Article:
Scroll Top

Spotlight on tax reform: how stamp duty impedes the economy


Stamp duty is a state and territory tax that many Master Builders Associations want to see reformed

As state and territory governments search for policies to support economic recovery, stamp duty reform is inevitably in focus. Master Builders Australia’s Chief Economist Shane Garrett sets out the arguments in favour of stamp duty changes. 

The ills attributed to stamp duty are well known. The tax on the buying and selling of homes has long been blamed for impeding the movement of people around the country. For the labour market, this means that individuals are often prevented from taking up work opportunities that better match their skills set. For retirees, stamp duty penalises them for downsizing their living arrangements. As a result, opportunities to make larger dwelling stock available on the market are lost.

Today we step back and have a look at the simple financial cost to homebuyers of paying stamp duty when they buy a home. Stamp duty rates and calculations differ widely across the states and territories. The way in which the tax is levied also varies according to the characteristics of the homebuyer, as well as the type of property involved in the transaction.

For the sake of comparability and simplicity, we focus here on the purchase of a new home by an owner occupier. The chart below shows how the typical stamp duty bill varies across the eight capital cities. It should be stressed that these results are based on the median house price in each capital city during August 2020. The variation in house prices is the single largest factor behind the big differences in stamp duty bills from city to city. For example, the median house prices in Sydney ($968,000) and Melbourne ($782,000) are in sharp contrast to prices in Perth ($462,000) and Darwin ($476,000).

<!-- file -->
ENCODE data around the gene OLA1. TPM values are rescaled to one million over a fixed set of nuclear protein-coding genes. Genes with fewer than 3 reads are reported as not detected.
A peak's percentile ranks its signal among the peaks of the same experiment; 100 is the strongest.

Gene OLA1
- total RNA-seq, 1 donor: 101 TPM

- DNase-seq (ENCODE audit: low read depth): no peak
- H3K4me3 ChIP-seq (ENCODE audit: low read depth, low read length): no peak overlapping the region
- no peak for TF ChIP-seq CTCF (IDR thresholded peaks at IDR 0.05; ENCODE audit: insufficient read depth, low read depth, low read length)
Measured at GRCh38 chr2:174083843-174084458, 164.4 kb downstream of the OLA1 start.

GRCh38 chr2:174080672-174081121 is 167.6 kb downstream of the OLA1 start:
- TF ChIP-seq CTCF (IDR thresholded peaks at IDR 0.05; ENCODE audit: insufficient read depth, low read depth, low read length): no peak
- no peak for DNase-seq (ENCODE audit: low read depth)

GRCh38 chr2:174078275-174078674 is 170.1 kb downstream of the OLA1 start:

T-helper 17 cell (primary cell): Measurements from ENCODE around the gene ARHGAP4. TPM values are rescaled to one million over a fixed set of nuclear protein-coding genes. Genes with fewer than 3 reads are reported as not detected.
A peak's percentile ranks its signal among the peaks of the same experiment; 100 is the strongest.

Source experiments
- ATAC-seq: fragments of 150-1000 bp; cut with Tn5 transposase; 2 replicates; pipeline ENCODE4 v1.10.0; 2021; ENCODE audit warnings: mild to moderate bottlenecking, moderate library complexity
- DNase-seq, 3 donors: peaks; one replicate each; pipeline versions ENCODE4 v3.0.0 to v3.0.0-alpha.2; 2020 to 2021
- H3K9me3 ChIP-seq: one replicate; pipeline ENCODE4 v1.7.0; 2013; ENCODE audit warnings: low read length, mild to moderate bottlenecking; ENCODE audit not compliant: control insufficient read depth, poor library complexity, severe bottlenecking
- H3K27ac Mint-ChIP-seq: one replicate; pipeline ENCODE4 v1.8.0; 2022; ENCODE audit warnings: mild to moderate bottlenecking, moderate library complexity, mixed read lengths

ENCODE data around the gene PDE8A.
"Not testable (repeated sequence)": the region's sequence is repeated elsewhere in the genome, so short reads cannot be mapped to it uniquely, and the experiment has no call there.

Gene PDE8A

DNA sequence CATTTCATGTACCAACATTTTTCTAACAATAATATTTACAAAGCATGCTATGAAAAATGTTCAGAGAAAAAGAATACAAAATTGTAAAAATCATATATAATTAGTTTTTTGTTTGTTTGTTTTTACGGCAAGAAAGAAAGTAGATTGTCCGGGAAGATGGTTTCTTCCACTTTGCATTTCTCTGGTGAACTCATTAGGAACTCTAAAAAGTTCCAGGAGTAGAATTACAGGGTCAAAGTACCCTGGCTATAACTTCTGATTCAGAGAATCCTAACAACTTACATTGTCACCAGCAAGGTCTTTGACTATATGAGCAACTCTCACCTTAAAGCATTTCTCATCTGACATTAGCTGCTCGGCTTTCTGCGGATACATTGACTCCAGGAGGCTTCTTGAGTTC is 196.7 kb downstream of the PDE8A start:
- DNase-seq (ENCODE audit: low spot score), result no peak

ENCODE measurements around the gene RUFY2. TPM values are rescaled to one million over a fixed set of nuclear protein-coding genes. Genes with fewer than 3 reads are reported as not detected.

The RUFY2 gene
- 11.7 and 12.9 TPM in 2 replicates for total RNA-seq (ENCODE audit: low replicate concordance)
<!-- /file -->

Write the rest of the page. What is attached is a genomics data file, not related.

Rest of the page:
On this basis, the typical stamp duty bills is highest in Melbourne ($44,039), Sydney ($39,998) and Adelaide ($24,649). At the bottom of the stamp duty ladder is Brisbane ($12,756), followed by Darwin ($15,327) and Perth ($16,399).


Given the wide divergences in house prices from place to place, it is probably more meaningful to compare stamp duty bills in terms of their share of the overall house price. By this measure, Melbourne again performs worst: in Victoria’s capital, the typical stamp duty bills is equivalent to 5.6% of the price of the house. Interestingly, the stamp duty burden is next higher in Adelaide (5.1%) followed by Sydney (4.1%).

In this way, Brisbane again compares best with stamp duty adding 2.3% to the cost of buying a new house. Next lowest is Canberra (3.0%) and then Darwin (3.0%).

Sign up to our news and media mailing list.

[yikes-mailchimp form="7"]